That which does not kill us makes us stronger.
This platitude serves to ease the discomfort of the observer. It can only rightly be said by those who have been strengthened, and it can only rightly be said about themselves, not to others.
The truth is that some people never get into the second group. Those who do get there experience considerable weakness before strength develops. In this, the old saying skips the essential steps that fall between the sixth and ninth words. Try doing something as simple as assembling your child’s bicycle using this gauge and you’ll fast find out why it doesn’t work for more complicated processes, either.
Trauma is emotionally paralyzing. This doesn’t mean one can’t take action. To the contrary, action is taken in favor of dealing with the emotional reaction – and yes, standing still is an action. Freezing emotions is a defense mechanism used to stave off feeling anything so one may act. It’s normal and natural, allowing us to be productive even in the face of crisis. To delay feeling for months and even years, however, isn’t healthy. It aggravates the initial trauma and artificially inflates the severity of the feelings, thus making resolution seem insurmountable.
In reality, the initial trauma is enough to deal with without making it into something even bigger. The sooner the issue is dealt with appropriately, the more likely a person will see the trauma in perspective, relative to what they are able to do about it right now rather than when the tragedy occurred. Many times a delay in treatment results in PTSD (post-traumatic stress disorder), disassociation, depression, or suicide.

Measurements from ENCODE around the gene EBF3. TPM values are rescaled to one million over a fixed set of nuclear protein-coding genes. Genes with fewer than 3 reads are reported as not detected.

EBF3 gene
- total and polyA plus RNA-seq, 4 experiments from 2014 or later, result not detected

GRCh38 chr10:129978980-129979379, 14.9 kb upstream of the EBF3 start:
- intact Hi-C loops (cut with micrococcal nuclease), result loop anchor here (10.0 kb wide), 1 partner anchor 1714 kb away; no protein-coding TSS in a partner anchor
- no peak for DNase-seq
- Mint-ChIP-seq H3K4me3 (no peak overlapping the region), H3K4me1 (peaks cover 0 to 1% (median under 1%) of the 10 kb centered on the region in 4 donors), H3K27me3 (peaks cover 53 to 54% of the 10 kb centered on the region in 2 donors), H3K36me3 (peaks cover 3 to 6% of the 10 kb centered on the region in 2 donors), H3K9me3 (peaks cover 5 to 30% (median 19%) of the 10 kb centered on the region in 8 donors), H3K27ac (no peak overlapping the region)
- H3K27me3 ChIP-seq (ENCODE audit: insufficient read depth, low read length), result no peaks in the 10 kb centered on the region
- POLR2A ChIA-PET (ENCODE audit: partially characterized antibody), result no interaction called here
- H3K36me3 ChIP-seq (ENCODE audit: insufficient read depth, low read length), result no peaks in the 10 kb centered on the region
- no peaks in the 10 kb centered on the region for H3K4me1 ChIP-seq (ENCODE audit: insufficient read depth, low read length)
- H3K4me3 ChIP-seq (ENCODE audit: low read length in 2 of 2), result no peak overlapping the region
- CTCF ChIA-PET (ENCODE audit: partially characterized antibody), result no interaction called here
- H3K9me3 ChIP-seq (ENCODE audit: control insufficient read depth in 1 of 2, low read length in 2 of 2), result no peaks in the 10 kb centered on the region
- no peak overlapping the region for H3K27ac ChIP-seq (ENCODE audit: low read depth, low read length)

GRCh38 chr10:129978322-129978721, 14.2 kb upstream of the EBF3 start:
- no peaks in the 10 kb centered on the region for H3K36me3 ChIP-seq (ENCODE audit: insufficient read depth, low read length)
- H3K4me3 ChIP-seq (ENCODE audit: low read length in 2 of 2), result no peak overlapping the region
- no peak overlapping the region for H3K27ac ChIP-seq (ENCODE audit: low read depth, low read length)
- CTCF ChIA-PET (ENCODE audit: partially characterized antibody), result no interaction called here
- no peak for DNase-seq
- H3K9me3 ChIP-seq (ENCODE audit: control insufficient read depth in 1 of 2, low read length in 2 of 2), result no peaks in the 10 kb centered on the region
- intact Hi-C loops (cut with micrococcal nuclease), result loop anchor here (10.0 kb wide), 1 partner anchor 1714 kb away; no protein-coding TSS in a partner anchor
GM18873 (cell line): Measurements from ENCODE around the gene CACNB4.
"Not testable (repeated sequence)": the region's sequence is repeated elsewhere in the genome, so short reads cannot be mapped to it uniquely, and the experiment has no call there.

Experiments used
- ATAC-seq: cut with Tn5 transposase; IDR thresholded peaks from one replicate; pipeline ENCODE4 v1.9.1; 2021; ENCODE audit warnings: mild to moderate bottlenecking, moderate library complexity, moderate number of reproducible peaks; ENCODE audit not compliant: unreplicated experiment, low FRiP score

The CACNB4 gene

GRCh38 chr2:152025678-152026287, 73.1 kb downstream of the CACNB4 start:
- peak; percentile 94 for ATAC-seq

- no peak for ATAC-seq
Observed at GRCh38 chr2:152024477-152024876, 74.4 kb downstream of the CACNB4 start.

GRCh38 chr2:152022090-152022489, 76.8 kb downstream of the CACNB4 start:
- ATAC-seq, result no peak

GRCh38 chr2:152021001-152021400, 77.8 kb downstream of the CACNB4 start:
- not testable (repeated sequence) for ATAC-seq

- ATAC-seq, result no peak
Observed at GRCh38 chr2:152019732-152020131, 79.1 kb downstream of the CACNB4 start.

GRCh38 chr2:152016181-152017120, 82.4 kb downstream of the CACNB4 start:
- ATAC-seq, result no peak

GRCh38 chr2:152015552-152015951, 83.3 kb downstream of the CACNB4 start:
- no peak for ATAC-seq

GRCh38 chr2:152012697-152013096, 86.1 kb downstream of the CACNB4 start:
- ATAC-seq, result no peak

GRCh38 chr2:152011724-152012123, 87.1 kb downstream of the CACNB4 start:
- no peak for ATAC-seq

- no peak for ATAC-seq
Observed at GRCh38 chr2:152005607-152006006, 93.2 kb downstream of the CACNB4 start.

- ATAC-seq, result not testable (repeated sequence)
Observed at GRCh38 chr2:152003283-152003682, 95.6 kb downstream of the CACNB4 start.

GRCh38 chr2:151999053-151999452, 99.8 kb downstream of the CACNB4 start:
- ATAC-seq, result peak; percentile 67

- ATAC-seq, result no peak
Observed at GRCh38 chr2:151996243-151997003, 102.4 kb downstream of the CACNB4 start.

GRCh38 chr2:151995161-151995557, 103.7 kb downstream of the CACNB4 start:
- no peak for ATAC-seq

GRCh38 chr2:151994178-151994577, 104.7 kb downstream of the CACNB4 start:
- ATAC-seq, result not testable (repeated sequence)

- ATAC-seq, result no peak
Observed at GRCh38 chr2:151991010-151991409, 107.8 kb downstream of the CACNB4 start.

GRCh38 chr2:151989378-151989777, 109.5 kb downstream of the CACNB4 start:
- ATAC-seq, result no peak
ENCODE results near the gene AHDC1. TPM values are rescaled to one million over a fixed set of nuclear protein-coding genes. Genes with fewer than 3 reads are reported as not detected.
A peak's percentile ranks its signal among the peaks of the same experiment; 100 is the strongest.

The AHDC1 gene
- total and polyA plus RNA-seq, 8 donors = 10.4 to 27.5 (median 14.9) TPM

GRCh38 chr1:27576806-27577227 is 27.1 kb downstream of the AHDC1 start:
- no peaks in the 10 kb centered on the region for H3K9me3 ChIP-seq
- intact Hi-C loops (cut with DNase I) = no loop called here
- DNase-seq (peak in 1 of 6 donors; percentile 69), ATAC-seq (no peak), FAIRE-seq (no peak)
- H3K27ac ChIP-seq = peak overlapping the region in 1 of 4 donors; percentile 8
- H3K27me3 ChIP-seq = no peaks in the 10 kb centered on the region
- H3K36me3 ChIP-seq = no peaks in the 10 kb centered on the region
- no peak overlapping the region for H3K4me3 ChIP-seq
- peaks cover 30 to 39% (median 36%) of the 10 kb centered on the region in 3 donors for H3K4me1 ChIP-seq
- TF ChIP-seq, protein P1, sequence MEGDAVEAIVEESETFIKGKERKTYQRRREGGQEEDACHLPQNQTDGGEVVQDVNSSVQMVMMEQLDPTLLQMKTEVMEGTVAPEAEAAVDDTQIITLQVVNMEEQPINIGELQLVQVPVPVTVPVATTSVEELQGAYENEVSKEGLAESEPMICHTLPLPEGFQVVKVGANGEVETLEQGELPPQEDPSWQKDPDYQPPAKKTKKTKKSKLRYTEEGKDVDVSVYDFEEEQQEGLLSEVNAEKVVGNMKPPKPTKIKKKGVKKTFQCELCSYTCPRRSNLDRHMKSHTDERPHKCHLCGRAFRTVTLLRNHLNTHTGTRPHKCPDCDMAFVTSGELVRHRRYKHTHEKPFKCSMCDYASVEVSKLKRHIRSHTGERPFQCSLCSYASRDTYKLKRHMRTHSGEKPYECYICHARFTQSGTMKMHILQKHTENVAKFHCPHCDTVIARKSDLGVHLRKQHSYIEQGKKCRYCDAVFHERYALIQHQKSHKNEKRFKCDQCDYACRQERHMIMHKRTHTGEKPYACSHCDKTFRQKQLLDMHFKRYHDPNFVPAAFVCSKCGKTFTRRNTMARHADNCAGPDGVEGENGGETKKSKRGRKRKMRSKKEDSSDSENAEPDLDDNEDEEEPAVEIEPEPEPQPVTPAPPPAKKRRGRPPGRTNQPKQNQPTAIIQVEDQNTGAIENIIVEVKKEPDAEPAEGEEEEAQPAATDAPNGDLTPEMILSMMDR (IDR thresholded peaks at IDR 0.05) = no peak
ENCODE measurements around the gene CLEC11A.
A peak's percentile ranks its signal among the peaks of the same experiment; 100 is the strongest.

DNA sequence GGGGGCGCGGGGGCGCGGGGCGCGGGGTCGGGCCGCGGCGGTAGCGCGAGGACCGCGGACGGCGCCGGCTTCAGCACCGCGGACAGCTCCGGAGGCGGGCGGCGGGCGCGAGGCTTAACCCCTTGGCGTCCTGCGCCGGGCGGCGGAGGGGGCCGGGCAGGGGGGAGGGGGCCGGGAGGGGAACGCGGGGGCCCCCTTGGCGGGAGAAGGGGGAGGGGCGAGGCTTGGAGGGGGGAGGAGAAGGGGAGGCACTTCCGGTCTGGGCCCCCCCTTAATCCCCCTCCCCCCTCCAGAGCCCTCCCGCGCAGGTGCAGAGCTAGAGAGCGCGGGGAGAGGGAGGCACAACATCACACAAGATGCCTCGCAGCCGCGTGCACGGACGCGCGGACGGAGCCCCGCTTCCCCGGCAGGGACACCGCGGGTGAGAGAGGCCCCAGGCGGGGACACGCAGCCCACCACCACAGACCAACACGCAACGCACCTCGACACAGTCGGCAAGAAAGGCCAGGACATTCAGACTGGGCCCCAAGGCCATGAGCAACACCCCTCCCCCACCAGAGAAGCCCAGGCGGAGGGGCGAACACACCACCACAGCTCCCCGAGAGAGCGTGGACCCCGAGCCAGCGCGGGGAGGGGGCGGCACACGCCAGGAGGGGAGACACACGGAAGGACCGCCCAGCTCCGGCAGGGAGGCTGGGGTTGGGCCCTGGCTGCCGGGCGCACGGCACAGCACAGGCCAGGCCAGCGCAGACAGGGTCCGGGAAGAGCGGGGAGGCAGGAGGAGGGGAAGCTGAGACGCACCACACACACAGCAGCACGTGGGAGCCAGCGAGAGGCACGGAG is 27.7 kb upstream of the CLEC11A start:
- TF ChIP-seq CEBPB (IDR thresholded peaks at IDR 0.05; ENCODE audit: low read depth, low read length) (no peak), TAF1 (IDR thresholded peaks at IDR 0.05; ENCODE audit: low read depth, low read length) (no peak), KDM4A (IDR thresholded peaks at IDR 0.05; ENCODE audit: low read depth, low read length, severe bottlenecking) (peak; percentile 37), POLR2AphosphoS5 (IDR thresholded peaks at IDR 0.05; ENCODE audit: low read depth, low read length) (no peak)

Depending on the severity and circumstances of the tragedy, it can take years before a person feels safe enough to let the emotions emerge and deal with them. Sometimes it is not the person, but rather the person’s subconscious that decides it’s safe enough. This might happen when a spouse leaves an abusive marriage or an accident victim leaves the hospital, but doesn’t follow up with a way to address and resolve what happened. Once the immediate concern has been addressed, the subconscious may say, “My turn!”
If we look at a person’s experiences on a timeline, we will see the location of an unresolved tragedy: it is everywhere on that timeline from the moment it happened up to the present. For the traumatized, it is as if the tragedy just occurred. The initial feelings are frozen in time, thus they are unwittingly carried along like explosive luggage.
Many people don’t realize the positive impact of skills, experiences, and resources gained from months or years of passage between tragedy and treatment. They may not know how these can aid in their recovery and contribute to their sense of self-control and empowerment. Without these realizations, they fear feeling overwhelmed again and re-traumatized. It isn’t until some form of treatment is underway that they recognize the support of their own strength.
Adult sex abuse survivors and war-weary military servicemembers, for example, may not be aware of the skills they’ve gained since first being traumatized or understand the importance of those skills. Their memories and the associated feelings of fear, pain, or guilt are from the perspective of a child or of a younger and inexperienced adult.
It is, however, an older person with experience who will now face the demons, not the child or the inexperienced young adult. They are not only older and wiser, but they are also in a safe place, sometimes far from the physical location of the initial trauma. In this, the person they are now can protect the child or young adult they once were from further harm.
That which does not kill us makes us stronger – eventually. More important, and of more immediate concern, is helping each other and ourselves into that second group with appropriate treatment and support.